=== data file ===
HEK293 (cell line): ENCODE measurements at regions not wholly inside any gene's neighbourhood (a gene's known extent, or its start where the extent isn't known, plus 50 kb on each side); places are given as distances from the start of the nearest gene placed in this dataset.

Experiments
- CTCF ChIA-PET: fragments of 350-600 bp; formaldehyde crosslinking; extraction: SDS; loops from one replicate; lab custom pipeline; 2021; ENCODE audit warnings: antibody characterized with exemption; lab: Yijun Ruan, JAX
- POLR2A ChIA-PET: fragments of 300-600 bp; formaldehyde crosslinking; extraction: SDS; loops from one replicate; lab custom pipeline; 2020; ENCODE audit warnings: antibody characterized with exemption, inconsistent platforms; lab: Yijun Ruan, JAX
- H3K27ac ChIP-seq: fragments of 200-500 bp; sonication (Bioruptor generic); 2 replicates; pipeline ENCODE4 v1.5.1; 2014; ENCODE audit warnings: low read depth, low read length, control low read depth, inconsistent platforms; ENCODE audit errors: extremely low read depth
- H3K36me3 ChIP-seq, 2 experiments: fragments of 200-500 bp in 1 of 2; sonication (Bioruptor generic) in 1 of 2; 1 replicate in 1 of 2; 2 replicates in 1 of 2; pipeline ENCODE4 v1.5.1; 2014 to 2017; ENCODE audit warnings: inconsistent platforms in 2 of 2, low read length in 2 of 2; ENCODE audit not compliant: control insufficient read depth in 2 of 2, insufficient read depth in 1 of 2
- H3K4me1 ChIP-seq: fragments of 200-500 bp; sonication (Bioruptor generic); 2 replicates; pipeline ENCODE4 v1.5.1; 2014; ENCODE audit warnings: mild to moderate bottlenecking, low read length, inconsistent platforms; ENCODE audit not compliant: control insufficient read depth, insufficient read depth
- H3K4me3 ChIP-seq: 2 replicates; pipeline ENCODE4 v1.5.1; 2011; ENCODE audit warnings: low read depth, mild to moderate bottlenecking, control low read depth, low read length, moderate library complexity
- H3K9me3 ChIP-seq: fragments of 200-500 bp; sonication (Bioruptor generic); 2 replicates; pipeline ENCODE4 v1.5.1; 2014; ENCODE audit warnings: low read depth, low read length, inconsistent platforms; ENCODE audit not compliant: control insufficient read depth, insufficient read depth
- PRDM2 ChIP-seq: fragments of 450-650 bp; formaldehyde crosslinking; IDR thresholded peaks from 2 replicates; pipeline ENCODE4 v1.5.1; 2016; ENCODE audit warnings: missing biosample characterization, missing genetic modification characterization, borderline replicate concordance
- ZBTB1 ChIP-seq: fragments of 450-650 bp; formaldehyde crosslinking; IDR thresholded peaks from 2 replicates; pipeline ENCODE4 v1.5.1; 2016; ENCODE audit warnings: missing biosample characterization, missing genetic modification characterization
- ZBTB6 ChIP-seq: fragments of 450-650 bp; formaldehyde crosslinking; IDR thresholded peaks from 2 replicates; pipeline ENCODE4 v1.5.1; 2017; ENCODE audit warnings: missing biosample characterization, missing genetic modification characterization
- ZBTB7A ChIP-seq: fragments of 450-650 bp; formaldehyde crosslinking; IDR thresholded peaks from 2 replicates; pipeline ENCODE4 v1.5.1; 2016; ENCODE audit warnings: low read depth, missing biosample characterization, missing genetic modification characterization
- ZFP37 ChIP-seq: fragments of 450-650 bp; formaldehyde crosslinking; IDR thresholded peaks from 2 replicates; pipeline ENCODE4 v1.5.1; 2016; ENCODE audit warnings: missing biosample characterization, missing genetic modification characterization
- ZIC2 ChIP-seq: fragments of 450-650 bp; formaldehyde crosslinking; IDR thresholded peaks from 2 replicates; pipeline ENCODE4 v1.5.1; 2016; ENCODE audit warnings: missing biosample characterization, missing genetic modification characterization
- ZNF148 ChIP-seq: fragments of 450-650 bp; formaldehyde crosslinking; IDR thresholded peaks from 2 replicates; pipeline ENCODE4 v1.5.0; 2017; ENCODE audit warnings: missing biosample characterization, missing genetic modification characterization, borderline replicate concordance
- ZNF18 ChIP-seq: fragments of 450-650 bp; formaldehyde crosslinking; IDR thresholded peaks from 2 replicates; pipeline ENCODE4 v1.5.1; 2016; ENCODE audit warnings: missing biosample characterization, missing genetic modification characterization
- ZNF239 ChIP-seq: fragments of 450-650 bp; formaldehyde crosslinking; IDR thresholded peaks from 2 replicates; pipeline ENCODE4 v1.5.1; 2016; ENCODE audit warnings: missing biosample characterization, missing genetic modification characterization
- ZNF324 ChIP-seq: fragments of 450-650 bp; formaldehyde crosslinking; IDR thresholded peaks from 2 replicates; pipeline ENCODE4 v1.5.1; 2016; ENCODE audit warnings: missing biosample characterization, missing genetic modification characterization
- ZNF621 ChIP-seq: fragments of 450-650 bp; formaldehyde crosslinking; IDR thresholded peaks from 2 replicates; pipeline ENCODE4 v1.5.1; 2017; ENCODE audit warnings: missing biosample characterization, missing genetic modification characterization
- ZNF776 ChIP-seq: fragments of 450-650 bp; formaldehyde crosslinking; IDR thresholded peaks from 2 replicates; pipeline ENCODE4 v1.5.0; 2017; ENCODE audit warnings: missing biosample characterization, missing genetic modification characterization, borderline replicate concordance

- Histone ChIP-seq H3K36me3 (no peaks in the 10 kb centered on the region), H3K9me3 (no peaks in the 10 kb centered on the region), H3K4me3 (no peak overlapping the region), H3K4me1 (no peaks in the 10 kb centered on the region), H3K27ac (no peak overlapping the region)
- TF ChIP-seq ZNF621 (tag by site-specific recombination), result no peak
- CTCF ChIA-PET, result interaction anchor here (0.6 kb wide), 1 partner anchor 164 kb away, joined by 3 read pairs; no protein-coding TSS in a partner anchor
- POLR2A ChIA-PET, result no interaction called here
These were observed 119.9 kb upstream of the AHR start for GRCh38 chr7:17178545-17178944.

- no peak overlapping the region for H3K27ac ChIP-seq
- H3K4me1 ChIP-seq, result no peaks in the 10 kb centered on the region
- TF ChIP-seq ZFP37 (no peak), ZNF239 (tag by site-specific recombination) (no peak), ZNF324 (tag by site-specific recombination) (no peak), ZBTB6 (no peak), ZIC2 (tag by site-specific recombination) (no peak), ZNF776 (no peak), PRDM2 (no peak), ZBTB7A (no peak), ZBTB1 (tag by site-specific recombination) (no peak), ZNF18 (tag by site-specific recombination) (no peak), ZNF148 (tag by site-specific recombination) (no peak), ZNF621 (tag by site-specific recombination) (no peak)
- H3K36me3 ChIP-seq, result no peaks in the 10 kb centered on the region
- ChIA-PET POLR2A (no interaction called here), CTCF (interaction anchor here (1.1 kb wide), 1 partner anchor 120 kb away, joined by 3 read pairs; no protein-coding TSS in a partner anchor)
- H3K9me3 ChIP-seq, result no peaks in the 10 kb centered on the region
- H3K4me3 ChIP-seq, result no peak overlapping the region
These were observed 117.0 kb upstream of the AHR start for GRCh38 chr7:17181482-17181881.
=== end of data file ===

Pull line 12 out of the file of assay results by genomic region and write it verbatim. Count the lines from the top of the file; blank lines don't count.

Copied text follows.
- ZBTB6 ChIP-seq: fragments of 450-650 bp; formaldehyde crosslinking; IDR thresholded peaks from 2 replicates; pipeline ENCODE4 v1.5.1; 2017; ENCODE audit warnings: missing biosample characterization, missing genetic modification characterization